The building was filled with characters. Howie McHugh ( Celtics 1946-83), the publicity man with the restrained look of a parish priest, sat on a folding chair at the edge of the parquet floor, center court, and quietly pronounced a string of the most vile curses imaginable on all referees. John Kiley ( Celtics '46-84), the organist, the one man who could make Eleanor Rigby sound no different from The Stars and Stripes Forever, hated basketball. He played with his back to the action and never cared what happened. He quit one day when his parking pass was revoked. The members of the bull gang—responsible for putting the court over the ice surface—were characters. The ball boys. The original owner, Brown, the founder of the team, was seen as a lovable plantation owner but was followed after his death by a string of venture capitalists and eccentrics, all the way to the present owner, who was given the team by his father and is known in the local newspapers as Paul (Thanks, Dad) Gaston. Characters. Buddy LeRoux, the trainer for eight early championship teams, parlayed his playoff shares into a string of investments that included hospitals, apartment houses, hotels and substantial pieces of the Boston Red Sox and Suffolk Downs racetrack.
The greatest game in NBA history was played in the building. The only problem is picking the game. The general choice is the Celtics' 128-126 triple-overtime victory over the Phoenix Suns in the fifth game of the Finals, on June 4, 1976. The highlight was a 22-foot heave by the Suns' Garfield Heard to tie the score at 112 at the end of the second overtime. Havlicek had scored on a running bank shot to give Boston a one-point lead with one second remaining. Phoenix's Paul Westphal ( Celtics '72-75) called timeout, even though the Suns did not have any timeouts left. This gave the Celtics a technical foul shot, which JoJo White ( Celtics '69-79) converted but which also allowed the Suns the chance to throw the ball inbounds from center court, which set up Heard's shot. Boston rolled away in the third overtime.
"The league changed the rule after that game," Havlicek says. (Indeed, today the ball would go to the Celtics.) "We had all run into the locker room after my shot, thinking the game was over. If the play happened now, Phoenix would have won because that would have been a three-point shot by Heard. Then again, we had hit some long shots too during the game."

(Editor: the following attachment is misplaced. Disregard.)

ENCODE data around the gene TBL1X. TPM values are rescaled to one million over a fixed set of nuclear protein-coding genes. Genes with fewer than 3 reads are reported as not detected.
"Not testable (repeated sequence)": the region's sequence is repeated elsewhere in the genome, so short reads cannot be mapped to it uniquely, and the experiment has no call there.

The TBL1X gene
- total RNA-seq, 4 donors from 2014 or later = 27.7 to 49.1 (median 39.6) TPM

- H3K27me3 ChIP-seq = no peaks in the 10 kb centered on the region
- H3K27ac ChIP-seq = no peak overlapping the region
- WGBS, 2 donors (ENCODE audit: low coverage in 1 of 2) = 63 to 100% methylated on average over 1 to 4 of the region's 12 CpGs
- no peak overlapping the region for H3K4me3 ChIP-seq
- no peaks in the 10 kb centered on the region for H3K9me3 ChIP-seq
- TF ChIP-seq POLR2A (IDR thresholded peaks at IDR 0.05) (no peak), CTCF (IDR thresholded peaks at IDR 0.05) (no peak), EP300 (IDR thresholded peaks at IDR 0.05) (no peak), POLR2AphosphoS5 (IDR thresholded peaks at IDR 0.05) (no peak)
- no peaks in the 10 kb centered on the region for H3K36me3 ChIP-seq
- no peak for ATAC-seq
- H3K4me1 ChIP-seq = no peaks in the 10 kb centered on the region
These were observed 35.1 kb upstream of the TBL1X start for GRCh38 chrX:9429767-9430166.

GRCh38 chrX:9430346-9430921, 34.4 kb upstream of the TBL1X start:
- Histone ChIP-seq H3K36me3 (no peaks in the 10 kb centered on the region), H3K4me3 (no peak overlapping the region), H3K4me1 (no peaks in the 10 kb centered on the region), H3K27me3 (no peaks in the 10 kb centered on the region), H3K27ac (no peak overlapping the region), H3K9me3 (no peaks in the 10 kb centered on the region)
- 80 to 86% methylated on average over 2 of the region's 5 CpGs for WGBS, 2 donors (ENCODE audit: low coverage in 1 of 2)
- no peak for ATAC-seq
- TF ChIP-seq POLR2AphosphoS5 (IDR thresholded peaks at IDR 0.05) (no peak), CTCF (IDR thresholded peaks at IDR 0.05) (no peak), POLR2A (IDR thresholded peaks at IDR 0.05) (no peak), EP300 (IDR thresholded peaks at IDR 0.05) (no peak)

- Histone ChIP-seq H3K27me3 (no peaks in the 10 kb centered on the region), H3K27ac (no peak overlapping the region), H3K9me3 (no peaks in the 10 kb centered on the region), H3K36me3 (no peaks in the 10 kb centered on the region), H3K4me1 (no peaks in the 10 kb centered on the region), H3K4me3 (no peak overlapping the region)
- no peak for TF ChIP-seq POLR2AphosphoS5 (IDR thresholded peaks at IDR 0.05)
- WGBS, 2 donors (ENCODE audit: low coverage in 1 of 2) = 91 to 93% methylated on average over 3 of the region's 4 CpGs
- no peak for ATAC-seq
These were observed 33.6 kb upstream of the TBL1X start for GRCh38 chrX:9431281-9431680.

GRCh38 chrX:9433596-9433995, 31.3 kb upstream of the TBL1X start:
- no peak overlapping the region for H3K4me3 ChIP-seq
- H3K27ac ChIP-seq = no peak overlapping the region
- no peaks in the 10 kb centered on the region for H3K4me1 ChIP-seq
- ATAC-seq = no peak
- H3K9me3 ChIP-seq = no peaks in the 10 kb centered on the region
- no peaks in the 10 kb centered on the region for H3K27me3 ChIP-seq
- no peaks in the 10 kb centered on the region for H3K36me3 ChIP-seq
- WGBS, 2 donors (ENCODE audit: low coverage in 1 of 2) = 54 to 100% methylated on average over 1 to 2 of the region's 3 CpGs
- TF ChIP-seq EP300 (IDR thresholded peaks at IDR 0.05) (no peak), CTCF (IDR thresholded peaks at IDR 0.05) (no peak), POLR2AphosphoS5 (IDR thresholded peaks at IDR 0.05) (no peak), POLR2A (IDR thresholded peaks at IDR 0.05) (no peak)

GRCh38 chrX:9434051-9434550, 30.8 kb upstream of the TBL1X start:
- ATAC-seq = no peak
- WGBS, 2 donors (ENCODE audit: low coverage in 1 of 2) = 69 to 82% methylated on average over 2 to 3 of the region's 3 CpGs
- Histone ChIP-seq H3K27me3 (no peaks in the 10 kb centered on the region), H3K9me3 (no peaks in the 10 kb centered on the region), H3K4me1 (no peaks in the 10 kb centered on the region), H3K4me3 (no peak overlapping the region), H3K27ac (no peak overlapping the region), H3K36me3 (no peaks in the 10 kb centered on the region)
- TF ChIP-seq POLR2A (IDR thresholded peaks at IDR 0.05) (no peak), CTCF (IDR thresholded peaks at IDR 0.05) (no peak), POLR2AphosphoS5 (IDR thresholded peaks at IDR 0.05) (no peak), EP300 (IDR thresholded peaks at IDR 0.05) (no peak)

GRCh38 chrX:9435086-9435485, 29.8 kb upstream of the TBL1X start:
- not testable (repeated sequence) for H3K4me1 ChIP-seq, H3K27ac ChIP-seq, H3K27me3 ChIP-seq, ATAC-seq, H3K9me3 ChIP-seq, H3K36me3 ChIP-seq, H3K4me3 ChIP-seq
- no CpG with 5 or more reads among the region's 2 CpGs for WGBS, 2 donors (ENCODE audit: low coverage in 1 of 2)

The win gave Boston a 3-2 lead. "After we won, the series was finished," Havlicek says. "We went out to Phoenix for the sixth game, but right away you could see those guys were done."
"I was the coach, and everyone says that was the greatest game, but I don't think so," Tom Heinsohn ( Celtics 1956-65 as a player, '69-78 as the coach and now Cousy's partner on game telecasts) says. "To me, the greatest game ever was when we won our first title, in '57, against [the] St. Louis [Hawks]. That was the seventh game, the Finals, and we won by two points [125-123] in two overtimes. I saw the two greatest plays I've ever seen in basketball in that game. The first was when Bill Russell ran the length of the floor faster—faster!—than it took for St. Louis to pass the ball the length of the floor and for a guy to take one dribble and a layup. Russell was there to block the shot. The second play was at the end of the game. [Hawk] Alex Hannum threw the ball inbounds off the backboard from half-court. It was a designed play with one second left. He threw the ball off the backboard, straight to Bob Pettit. Pettit, I think, was so amazed the play worked that he missed the shot. If that game had been played today, with television and all the replays, it would be called the best game ever. Now, nobody even knows about it."
There were other grand nights, of course, dozens of them. Besides Havlicek's, there were other grand steals: Gerald Henderson ( Celtics '79-84) against James Worthy and the Lakers in '84, Bird's against Isiah Thomas and the Detroit Pistons in '87. In the '80s there was Bird's succession of playoff duels with the Sixers' Julius Erving and the Knicks' Bernard King and the Atlanta Hawks' Dominique Wilkins. There was Russell versus Wilt. Forever. There was Frank Selvy's shot that missed for the Lakers in the '62 Finals. There was Michael Jordan's coming-out party when he scored 63 in '86.
Tree Rollins of Atlanta bit Danny Ainge's ( Celtics 1981-89) finger in '83. ("Thirty seconds after it happened the story became that I had bitten his finger," Ainge says. "And that's the way it's stayed.") Bird returned from the locker room after taking a face-first tumble and led a first-round, series-clinching win over the Indiana Pacers in '91. Sam Jones made last-second jumpers against the Warriors in '62 and against the Lakers in '69. Russell had 35 rebounds in one title game, 34 in another and was a player for nine titles, a player-coach for two. There was the hot (100�-plus in the building) night in the '84 Finals, Game 5, when the Lakers were informed that the air conditioners they had brought for their dressing room were not compatible with the Garden's electricity. The next year Jack Nicholson mooned the crowd from a skybox when the Lakers finally won a title in Boston. There was the suspended game against the Hawks in '90, when condensation from the ice seeped through the floor.